Is the Amazon Zoox robotaxi a mistake?
06 January 2021
Zoox, recently bought by Amazon, makes what it calls a robotaxi, but according to IDTechEx it looks like a robot shuttle and is a bad compromise of both.
As IDTechEx reports explain, a robotaxi is usually an adapted car. Elon Musk expects you to lend your Tesla X to Uber for the day when its autonomy is acceptable. Uber customers would then travel in the lap of luxury up to seven at a time, or five with huge airline bags. The robot shuttle, as the name implies, is like a weaver’s shuttle, symmetrical, so no U-turns. It is gated in speed and therefore allowed over plazas and into malls, and it is multipurpose to get fast payback and reduce congestion in cities and achieve high price when resold. See IDTechEx reports, “Robot Shuttles and Autonomous Buses 2020-2040” and “Autonomous Cars and Robotaxis 2020-2040: Players, Technologies and Market Forecast.”
Zoox says it is prioritising the passengers, but its tiny shuttle has them on bench seats coughing in each others faces from a short distance and possibly touching. That is worse than a London or New York taxi, and where do the big bags go?
Zoox is proud of its very small footprint, but it is footprint-per-passenger that matters, and regular shuttles, being larger and having standing room are similar or better on that metric. Zoox trumpets that it goes twice as fast as a robot shuttle in both directions. Having that very heavy 133kWh battery underneath certainly means that it is very unlikely to roll in a freeway accident, but where is the crumple zone at both ends for when it hits a truck, tree, or bridge? With no shock absorption, will not the seat belts slice through the passenger like butter? That is the Cybertruck problem.
Zoox is proud of the massive redundancy of both powertrain and autonomy. Only one other robotaxi or shuttle company has more lidars, and there are plenty of cameras and radars too. This is a wise beginning when safety is paramount because you must, for a while yet, share the city road with monster vehicles and manic pedestrians. True, the lidars mean Zoox vehicles cannot just be dropped anywhere as Tesla intends. Maps must be made and constantly refreshed so Zoox is targeted at and limited to defined busy city areas.
Zoox is an engineering-led project, and there are other good sides to this. The outsized battery that lasts all day is wise for what has to be an intensively-used, expensive vehicle. Vectored steering adds more expense, but it gives improved positioning without the full cost of sideways docking. It is wrong to criticise the appearance, as some have. Some like the appearance and anyway, those hailing a ride do not care.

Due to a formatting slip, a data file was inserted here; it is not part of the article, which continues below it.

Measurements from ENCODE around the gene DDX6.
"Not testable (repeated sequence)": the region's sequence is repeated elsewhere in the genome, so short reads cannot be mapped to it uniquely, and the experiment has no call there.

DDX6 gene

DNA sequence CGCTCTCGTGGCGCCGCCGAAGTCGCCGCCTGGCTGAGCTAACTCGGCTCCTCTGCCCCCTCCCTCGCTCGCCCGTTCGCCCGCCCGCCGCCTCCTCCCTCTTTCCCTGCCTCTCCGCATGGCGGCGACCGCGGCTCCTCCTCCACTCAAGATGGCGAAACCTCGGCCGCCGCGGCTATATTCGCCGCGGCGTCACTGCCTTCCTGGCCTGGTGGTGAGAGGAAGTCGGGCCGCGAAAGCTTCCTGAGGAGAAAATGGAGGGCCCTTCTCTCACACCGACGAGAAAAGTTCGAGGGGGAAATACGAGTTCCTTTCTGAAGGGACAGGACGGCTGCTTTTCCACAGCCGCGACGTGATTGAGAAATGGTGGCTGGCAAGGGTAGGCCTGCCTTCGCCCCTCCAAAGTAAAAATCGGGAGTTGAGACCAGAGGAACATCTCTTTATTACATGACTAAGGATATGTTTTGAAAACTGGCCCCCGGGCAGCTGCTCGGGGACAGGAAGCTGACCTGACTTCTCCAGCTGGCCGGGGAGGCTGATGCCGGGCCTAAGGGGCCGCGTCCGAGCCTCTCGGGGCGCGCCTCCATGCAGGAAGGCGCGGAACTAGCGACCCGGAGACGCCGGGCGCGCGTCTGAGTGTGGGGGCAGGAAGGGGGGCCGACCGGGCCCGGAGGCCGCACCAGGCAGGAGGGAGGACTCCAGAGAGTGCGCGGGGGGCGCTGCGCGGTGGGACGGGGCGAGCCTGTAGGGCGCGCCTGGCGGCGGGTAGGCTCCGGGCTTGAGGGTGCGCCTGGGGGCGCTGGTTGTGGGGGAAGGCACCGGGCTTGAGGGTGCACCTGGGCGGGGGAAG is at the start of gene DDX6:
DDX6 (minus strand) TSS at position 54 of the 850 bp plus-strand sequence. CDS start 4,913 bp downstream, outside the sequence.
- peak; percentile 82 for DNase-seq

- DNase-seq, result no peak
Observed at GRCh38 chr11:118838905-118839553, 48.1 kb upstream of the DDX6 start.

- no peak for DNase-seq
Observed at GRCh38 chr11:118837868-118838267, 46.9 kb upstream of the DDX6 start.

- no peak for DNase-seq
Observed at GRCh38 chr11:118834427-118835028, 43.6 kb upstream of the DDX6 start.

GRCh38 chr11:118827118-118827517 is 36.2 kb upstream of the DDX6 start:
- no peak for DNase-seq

Amazon may wish to carry the necessarily small number of parcels in gutted Zoox vehicles in low-density areas, but that is not mainstream. Amazon is well progressed elsewhere with regular-size city delivery trucks that are its primary last-mile need. Zoox cannot open the gate and climb to your front door with a parcel. So as one commentator has said, “Zoox is basically a one-trick pony”.
Zoox needs to employ a marketing vice president before it is too late. He or she will point out that there is no palette of options with their vehicles. For example, larger windows would give a better passenger experience and attract income from the new transparent-glass micro-LED displays selling advertising. A larger vehicle would permit wheelchair access and standing room for busy times sought by so many cities. Zoox must look at the aptly-named Toyota e-Palette robot shuttles that are large enough to move serious numbers of people and earn multiple paybacks from electronically reconfiguring throughout the day. They would permit cities to ban little-used, dedicated vehicles such as school buses and private cars clogging up the roads and the parking real estate. Toyota is building a smart city below Mount Fuji based on its smart shuttles that may even abolish sidewalks. Amazon Logistics is a partner in this smart city.
Amazon should build its own smart city but, in it, the tiny Zoox pods will not reconfigure for fast food, library, utility vehicle, and so on, nor act as better ride-hailing vehicles. Not very useful at all.
Dr Peter Harrop of analysts IDTechEx advises, “We track 37 robot shuttle projects worldwide. They are trialing in 20 countries. Beyond Zoox, only three are with such tiny vehicles. The optimum has been identified for multiple paybacks, reducing congestion, and enabling the disabled and those with limited funds. It is 15-25 passengers, and that is where most robot shuttles sit. Smaller vehicles can rarely, if ever, get payback on the necessarily high technology cost. Examples of excellence are Local Motors Olli and Navya in the West, and the Baidu shuttles already deploying in China. In contrast, autonomous taxis for very small numbers of people is a limited market where passengers will have more-comfortable, lower-cost options than Zoox that can even take them and their big bags to the airport.”
For the full portfolio of Robotics and Autonomous Vehicles research available from IDTechEx please visit www.IDTechEx.com/Research/Robotics.
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